Goldman Sachs’ ‘State of World’ report: buckle up!


Goldman Sachs’ ‘State of World’ report: buckle up!

The Iran Deal: defeat snatched from the jaws of victory

Hi there Intriguer. Jean-Luc Godard, the revolutionary French-Swiss filmmaker who pioneered French New Wave cinema in the late 1950s and 60s, has died aged 91. Godard was known for his radical approach to filmmaking and often experimented with semi-improvised scripts and non-linear storytelling. Godard died “peacefully at home” in Switzerland by assisted suicide, with his wife Anne-Marie Mieville at his side.

Today’s briefing is a ~5.0 min read:

  • 💰 The challenges ahead: Goldman Sachs warns investors of deglobalisation, decarbonisation and demographic shifts.
  • ➕ Plus: An update on the Iran Nuclear Deal, India places export limits on rice, and the Solomon Islands’ PM successfully postpones the country’s general election

🎉 The winner of our Intrigue Summer Contributor competition is…Kieran Cash! Congrats Kieran; your Amazon gift card is on the way. You can revisit his piece on Chief Heat Officers here.

📰 GLOBAL HEADLINES

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🤿 DEEP DIVE

Goldman Sachs drops some knowledge

In brief:

  • The world’s most infamous investment bank says we’re moving into uncharted territory as deglobalisation, decarbonisation, and demographic shifts present challenges and opportunities for investors and policymakers.
  • As a result, Goldman Sachs analysts suggest embracing regional diversification and leaning into long-term economic shifts.

The World Uncertainty Index. Source: IMF

The analysts have spoken

No, this isn’t the news that Goldman Sachs plans to lay off hundreds of employees this month in anticipation of a global slowdown; you can read the New York Times for that.

It feels strange to type this, but we’re more interested in Goldman’s summer-quarter asset management report. Cringeworthy name aside, ‘Inflection Points’ is worth a quick peruse, even if you’re not a finance whiz.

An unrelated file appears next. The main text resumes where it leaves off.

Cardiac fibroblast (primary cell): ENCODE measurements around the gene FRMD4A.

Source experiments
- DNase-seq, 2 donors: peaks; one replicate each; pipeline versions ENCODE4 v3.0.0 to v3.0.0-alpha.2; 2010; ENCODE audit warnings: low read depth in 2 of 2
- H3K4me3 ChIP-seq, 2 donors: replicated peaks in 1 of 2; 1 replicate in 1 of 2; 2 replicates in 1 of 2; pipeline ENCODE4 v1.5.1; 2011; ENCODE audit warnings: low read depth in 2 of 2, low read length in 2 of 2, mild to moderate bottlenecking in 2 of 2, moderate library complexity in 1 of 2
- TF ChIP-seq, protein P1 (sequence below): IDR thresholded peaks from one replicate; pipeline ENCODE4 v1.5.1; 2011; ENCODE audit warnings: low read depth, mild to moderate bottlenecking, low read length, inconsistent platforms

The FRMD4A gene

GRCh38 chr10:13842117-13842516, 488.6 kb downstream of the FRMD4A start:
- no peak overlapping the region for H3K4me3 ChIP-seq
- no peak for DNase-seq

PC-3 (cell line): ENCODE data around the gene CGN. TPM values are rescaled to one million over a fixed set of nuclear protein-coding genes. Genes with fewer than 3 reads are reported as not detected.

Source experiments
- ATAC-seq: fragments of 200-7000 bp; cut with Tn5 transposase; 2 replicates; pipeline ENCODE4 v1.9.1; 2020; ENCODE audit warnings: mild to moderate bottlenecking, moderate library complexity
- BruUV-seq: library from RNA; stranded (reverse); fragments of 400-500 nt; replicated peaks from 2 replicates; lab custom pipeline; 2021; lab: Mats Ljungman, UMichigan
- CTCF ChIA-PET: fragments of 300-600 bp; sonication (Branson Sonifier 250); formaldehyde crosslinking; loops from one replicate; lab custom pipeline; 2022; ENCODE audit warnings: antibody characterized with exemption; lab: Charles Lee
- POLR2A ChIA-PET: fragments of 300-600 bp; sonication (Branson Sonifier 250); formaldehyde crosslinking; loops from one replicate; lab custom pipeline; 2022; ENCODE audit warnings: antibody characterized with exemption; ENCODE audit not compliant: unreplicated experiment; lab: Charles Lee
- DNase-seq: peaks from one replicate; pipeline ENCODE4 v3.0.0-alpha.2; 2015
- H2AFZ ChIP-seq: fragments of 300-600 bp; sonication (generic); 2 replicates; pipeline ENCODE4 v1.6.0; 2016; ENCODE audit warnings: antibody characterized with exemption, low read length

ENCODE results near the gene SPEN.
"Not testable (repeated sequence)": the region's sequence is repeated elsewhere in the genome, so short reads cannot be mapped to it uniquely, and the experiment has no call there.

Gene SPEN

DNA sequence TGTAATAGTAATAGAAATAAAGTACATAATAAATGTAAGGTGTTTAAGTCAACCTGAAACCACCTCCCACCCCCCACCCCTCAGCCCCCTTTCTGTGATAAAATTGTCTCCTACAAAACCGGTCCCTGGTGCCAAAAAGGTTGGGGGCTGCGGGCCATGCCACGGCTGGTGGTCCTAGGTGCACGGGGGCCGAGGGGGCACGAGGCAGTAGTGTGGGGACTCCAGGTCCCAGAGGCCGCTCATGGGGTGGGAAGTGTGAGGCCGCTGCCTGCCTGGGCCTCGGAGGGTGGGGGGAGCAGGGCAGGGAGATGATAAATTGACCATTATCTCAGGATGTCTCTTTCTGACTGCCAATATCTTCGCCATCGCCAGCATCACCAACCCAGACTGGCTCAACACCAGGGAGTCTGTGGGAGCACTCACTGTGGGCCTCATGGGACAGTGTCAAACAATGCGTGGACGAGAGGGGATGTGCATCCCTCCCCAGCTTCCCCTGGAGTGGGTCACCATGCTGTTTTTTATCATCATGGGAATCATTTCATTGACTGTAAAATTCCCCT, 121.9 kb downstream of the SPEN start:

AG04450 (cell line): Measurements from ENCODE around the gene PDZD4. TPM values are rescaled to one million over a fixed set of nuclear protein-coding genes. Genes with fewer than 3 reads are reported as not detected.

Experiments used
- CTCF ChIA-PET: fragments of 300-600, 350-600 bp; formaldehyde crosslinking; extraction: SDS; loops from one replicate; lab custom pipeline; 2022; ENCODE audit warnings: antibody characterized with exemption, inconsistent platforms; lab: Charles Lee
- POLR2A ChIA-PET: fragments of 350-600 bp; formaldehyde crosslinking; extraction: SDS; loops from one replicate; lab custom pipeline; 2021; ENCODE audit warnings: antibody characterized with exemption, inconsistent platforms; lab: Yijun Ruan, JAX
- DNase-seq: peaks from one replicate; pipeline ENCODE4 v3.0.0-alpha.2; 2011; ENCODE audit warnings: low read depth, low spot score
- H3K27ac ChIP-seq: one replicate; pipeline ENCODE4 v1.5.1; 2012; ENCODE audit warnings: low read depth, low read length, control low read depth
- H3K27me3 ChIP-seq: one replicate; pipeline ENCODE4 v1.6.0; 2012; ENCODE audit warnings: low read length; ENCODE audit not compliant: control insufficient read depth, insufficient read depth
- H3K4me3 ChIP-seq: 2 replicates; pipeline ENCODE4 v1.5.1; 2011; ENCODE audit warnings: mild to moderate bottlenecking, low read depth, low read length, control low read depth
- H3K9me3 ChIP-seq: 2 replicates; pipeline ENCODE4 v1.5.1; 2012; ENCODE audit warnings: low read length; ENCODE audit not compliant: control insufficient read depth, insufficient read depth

• The key takeaway from the report is that volatility will be a constant from now on. Old-fashioned analytical tools won’t cut it, and our policy planning must return to first principles.

Goldman’s big Ds

Unlike the baddies in a martial arts movie, real-life challenges never arrive one by one. Policymakers and investors are going to have to manage several dynamics at the same time:

🌎 Deglobalisation

The coronavirus pandemic supercharged the move away from globalisation. Between geopolitical tensions and supply chain disruptions, companies and governments are scrambling to re-shore or near-shore production. Semiconductors are a perfect example of this trend.

  • “Whereas globalization tended to reduce prices for goods and labor […], a partial unwind would likely increase them.”

💾 Digitisation

While trade in physical goods is declining, commerce in the digital realm is going strong. Businesses are digitising, leaning into automation, and trying to keep up with growing e-commerce demand.

  • “Globalisation may be slowing in tangible areas but accelerating in intangibles.” 

🍃 Decarbonisation

A widespread transition towards a greener economy is underway and is likely to intensify in the future. That will bring long-term benefits but short-term price hikes.

  • “A shift to more electric power will significantly alter the commodity landscape and increase the geopolitical importance of a handful of countries rich in copper, nickel and lithium.” 

🌪 Destabilisation of the geopolitical order 

If relatively stable global politics characterised the era of globalisation, then the opposite will be true for the era of deglobalisation. In the future, Goldman Sachs analysts see the world reorganising into two main blocs: the “West” on one side, and Russia, China, India and the oil-producing countries on the other.

  • “New alliances may also create a more uncertain environment that weighs on consumer and corporate confidence and possibly changes governments’ fiscal spending priorities.” 

👴🏻 Demographics 

Labour force participation rates in high-income countries have been declining for some time, but the trend has become more pronounced since 2020.

  • “The importance of Millennial Consumers – the majority of which live in emerging economies – is also altering consumption patterns, with more of it moving online.” 

A few tips for the future

The report offers ideas on how policymakers and investors can navigate our rapidly changing world:

  1. Geopolitical events across regions are less likely to be correlated than in the past, so regional diversification will be your friend.
  2. The green transition and de-urbanisation are here to stay. Embrace them.